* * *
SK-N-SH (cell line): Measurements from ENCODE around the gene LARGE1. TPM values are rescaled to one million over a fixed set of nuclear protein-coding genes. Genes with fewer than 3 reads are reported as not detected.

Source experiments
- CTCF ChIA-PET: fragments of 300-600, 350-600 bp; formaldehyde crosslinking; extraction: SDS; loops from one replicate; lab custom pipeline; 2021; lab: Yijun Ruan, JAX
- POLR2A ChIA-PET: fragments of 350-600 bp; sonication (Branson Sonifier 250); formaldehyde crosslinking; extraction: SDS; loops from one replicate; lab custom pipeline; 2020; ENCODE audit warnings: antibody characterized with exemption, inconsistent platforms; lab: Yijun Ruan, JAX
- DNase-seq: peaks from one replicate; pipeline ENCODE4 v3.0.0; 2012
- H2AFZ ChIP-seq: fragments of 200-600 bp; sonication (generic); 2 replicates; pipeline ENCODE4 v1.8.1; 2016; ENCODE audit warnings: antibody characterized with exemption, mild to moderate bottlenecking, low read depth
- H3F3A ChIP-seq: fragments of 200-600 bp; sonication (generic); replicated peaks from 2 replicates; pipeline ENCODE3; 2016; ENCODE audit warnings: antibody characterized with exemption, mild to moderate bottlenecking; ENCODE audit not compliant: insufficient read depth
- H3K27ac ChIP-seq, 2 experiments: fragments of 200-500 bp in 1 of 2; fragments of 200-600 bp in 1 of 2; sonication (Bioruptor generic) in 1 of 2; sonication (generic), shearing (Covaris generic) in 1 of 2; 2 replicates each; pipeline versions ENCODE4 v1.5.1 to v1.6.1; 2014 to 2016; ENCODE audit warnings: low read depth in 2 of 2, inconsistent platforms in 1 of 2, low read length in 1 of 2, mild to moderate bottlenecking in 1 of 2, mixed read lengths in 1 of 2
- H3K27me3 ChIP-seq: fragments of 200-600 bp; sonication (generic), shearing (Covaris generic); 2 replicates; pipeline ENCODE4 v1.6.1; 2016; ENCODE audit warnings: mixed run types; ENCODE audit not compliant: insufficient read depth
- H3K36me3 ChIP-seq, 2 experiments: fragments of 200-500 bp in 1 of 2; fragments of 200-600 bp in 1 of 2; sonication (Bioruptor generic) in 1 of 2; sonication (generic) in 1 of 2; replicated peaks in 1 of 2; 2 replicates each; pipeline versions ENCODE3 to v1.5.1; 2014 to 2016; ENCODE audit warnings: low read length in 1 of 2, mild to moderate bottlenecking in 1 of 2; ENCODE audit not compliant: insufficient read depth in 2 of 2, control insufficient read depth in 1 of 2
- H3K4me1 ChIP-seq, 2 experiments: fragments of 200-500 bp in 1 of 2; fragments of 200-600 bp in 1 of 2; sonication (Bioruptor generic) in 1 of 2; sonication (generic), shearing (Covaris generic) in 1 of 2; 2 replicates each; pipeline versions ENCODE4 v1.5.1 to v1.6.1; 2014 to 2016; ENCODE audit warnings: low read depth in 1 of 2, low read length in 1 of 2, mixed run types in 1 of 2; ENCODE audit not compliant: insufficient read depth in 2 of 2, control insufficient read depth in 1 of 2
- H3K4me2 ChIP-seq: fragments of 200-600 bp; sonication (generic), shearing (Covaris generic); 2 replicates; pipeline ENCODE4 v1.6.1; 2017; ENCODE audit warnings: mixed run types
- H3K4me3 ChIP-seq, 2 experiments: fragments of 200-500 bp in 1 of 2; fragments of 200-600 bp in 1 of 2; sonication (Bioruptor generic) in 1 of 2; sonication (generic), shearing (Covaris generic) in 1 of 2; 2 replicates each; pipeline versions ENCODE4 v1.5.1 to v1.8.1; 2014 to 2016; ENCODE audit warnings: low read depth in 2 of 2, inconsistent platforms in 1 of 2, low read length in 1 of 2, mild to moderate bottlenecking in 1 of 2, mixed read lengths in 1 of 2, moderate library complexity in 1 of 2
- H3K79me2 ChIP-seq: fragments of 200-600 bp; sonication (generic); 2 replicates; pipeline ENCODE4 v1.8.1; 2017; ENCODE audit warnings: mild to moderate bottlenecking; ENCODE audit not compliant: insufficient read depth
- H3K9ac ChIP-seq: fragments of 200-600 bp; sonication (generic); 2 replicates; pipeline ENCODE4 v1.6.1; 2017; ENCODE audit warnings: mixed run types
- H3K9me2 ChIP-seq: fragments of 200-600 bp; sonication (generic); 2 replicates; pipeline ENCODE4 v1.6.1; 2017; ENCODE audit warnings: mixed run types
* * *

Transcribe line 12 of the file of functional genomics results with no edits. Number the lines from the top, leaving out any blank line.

- H3K4me2 ChIP-seq: fragments of 200-600 bp; sonication (generic), shearing (Covaris generic); 2 replicates; pipeline ENCODE4 v1.6.1; 2017; ENCODE audit warnings: mixed run types